The dew upon the fragile locust wing
Is lost among the leaves. Lost are my tears.
It was 1976 when this English tanka appeared first in The Tale of Genji, which was translated by Edward G. Seidensticker. He translated the following Japanese traditional tanka into this form of two lines of iambic pentameter.
Utsusemi no ha ni oku tsuyu no kogakure te shinobi shinobi ni nururu sode kana.
This is Lady Ise's tanka.
It was 2000 when I wrote an article for Ginza Tanka, a tanka magazine of a small tankaist group. I reached the same result through a reverse way at the time. One of my friends, David G. Anthony, suggested that I should compose some sonnets and he gave me a small poem book of John Keats. I felt the bottom two lines of his sonnet “On the Sea” were a beautiful English tanka. I tried to translate them into a Japanese tanka form as follows:
Sit ye near some old Cavern's Mouth and brood,
Until ye start, as if the sea-nymphs quir'd!
Chinshi se yo furuki iwaya no kuchi ni zashi shiozai nymph no uta to kiku made
It worked well.
Seidensticker wrote a heading article “On Translating Tanka” for The Tanka Journal No. 1, which was published in 1992. I happened to read this article this year and I was surprised to know he suggested a form of English tanka should be two lines of iambic pentameter on the journal eight years earlier than I met the sonnet of John Keats. He wrote as follows:
“The best stitch for translation has seemed to me to be that which most naturally lends itself to poetry in the target language. In English this is iambic pentameter.”
It is said that a Japanese tanka does not consist of 31 syllables but 31 morae. Seidensticker wrote the difference between English syllables and Japanese morae for the journal as follows:
“The name of Hamlet takes at least twice as many syllables in Japanese as in English. “revenge,” a key word, also takes twice as many. This I think the Japanese syllable is a lighter, more expendable item than the English. I have a sense that the twenty syllables of English plus perhaps three or four balances the thirty one f Japanese rather well.”
By the way, a comparative linguist Koji Kawamoto insists that a Japanese tanka has the rhythm of five repeats of four beats One beat consists of two sounds. Therefore a tanka consists of twenty beats. He quotes a tanka of Kamakura no Udaijin from One Hundred Poems by One Hundred Poets as an example.
(Note) ○＝ a movable pause, ●＝ a fixed pause
James Kirkup, a famous poet of United Kingdom, translated this tanka into English as follows:
May it never change,
this world - stay thus for ever!
- Men towing a small
fishing boat along the strand -
how deeply that moves my heart!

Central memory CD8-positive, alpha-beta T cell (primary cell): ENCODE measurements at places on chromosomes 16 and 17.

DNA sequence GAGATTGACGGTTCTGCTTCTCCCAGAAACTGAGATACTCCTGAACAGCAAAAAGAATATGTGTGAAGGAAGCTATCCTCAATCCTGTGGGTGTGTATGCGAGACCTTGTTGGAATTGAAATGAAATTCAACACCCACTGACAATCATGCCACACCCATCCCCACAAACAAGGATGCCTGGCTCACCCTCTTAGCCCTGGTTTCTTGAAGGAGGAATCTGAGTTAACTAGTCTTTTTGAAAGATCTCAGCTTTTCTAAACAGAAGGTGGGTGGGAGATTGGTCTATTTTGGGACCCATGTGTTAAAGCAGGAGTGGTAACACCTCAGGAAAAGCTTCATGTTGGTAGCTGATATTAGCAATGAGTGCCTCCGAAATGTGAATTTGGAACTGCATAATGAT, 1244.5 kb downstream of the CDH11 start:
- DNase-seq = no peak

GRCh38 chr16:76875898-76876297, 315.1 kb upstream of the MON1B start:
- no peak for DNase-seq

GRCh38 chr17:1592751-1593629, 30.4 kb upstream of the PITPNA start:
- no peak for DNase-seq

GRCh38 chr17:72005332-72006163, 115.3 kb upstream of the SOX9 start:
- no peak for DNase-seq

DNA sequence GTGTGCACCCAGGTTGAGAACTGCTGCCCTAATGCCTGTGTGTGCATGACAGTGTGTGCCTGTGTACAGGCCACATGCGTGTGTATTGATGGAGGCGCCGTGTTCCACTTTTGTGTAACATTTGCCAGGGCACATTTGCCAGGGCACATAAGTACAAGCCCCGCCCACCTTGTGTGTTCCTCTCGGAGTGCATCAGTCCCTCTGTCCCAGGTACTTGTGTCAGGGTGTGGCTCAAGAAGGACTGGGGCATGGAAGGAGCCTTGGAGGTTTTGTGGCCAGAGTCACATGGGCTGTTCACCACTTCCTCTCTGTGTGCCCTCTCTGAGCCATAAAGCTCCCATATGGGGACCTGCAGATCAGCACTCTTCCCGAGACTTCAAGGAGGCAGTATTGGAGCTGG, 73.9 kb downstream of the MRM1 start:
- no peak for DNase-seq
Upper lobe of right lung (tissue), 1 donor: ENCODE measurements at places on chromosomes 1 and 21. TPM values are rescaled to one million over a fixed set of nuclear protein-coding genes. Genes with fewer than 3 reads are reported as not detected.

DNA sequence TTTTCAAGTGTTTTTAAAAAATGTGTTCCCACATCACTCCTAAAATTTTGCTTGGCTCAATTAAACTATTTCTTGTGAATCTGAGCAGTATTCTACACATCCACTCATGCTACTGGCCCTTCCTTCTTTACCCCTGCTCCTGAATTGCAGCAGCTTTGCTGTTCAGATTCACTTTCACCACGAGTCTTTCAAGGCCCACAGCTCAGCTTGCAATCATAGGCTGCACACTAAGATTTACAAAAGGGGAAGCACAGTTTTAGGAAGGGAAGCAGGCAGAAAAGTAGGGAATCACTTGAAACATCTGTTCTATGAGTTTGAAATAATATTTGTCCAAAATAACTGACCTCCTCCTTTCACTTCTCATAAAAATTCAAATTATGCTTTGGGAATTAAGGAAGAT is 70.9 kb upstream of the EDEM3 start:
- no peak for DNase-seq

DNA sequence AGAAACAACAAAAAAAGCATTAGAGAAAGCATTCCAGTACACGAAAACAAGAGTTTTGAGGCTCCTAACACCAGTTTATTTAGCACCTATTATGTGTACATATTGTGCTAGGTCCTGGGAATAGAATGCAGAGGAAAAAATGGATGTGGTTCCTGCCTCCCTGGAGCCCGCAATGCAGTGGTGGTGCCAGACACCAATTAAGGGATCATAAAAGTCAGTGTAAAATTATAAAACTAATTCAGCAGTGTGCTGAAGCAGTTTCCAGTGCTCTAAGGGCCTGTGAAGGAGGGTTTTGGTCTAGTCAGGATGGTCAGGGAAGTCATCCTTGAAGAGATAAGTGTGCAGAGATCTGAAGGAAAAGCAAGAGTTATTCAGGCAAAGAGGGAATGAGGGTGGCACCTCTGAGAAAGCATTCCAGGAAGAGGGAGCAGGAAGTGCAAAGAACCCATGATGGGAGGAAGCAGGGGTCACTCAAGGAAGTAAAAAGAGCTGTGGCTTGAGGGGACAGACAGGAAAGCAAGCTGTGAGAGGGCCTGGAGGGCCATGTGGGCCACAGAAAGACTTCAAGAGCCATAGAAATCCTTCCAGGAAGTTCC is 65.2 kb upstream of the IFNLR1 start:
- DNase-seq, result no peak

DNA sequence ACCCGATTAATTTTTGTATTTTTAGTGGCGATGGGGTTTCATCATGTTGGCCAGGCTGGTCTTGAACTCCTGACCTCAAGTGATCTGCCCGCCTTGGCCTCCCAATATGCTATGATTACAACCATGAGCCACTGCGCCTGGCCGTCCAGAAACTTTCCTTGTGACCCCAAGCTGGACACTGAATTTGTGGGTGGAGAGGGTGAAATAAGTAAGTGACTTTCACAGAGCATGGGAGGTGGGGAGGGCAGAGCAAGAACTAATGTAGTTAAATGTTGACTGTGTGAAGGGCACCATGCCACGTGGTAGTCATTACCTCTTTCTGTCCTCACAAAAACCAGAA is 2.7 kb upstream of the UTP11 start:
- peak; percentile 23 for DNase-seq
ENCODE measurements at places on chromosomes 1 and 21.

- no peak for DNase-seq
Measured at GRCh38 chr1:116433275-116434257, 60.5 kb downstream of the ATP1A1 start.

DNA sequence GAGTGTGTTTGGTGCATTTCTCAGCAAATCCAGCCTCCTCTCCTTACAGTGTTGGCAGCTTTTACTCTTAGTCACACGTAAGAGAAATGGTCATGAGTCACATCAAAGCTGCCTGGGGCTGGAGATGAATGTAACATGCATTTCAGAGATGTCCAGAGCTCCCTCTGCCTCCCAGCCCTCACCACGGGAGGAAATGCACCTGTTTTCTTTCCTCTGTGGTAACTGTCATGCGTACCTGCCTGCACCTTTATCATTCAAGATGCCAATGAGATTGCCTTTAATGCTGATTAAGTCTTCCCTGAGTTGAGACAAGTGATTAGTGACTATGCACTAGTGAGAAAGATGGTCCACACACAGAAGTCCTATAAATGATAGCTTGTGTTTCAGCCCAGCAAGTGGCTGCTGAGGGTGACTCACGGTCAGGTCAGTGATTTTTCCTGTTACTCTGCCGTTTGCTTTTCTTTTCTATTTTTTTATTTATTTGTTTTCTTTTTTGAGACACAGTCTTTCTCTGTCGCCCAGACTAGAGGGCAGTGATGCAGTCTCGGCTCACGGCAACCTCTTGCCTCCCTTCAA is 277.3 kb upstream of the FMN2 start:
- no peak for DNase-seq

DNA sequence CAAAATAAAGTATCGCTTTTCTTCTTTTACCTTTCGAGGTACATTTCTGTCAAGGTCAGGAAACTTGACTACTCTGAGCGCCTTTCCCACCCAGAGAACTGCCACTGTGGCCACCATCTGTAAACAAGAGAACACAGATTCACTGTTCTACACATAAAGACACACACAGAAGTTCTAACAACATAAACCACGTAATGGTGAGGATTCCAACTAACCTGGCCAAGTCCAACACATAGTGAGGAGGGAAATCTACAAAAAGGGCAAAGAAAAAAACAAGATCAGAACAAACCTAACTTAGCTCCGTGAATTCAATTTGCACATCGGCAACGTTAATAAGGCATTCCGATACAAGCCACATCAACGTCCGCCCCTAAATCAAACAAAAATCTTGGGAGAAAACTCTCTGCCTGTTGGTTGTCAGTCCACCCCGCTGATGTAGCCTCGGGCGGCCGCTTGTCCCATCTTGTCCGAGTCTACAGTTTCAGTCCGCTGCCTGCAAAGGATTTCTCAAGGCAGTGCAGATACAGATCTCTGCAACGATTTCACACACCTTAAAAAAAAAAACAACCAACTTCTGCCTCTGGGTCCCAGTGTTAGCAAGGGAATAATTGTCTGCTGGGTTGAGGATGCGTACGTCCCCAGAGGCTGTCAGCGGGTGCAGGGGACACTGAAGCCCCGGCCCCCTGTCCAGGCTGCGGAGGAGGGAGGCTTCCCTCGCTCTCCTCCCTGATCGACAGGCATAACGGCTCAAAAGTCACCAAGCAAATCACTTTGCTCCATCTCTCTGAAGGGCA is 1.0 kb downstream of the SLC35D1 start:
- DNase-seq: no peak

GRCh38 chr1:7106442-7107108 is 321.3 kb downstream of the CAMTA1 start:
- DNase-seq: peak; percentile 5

He translated this tanka by the form of five-seven-five-seven-seven form.
An iambus consists of two beats. Two lines of iambic pentameter have twenty beats. This suggests that Seidensticker's fixed form that is two lines of iambic pentameter is an ideal form for an English tanka.
Aya Yuhki, a member of The Tanka Journal, pointed out the eighty percent of Anna Holley’s tanka in White Flower in the Sky, a book of communication tanka between Anna Holley and Aya Yuhki, were very near the rhythm of this twenty-beats.form.
Janine Beichman wrote her comment on this Seidensticker's article for The Tanka Journal No. 2.
“Rhyme has mostly been given up in modern verse translation, so the main subjects of debate have now become lineation and meter. In the last issue, Edward Seidensticker explained that he translated the tanka in The Tale of Genji into two lines of iambic pentameter because he considered that particular metrical form, or stitch, the closest English equivalent to tanka. But in addition to this theoretical justification, his choice has empirical virtues as well.” “I find the idea of using iambic pentameter attractive, for I agree with Seidensticker’s view of its virtues, but I can not be satisfied with tow-line poems in English.” “In the case of independent poems, I would prefer to break the line up, even while preserving the meter, as Anne sexton, for example, did in some of her early sonnet.” “The traditional terms sankugire, yonkugire, and so on, which pinpoint the place where the poem breaks in terms of syntax, show that sice the days of the imperial anthologies poets have always thought of their poems in terms of five units.”
Yes, it is true. Nowadays almost every English tanka is commonly written by five lines form. I could, however, agree with Seidensticker’s form of two lines of iambic pentameter because he said that the best stitch for translation had seemed to him to be that which most naturally lent itself to poetry in the target language.
This article was on The Tanka Journal No. 29, November 10, 2006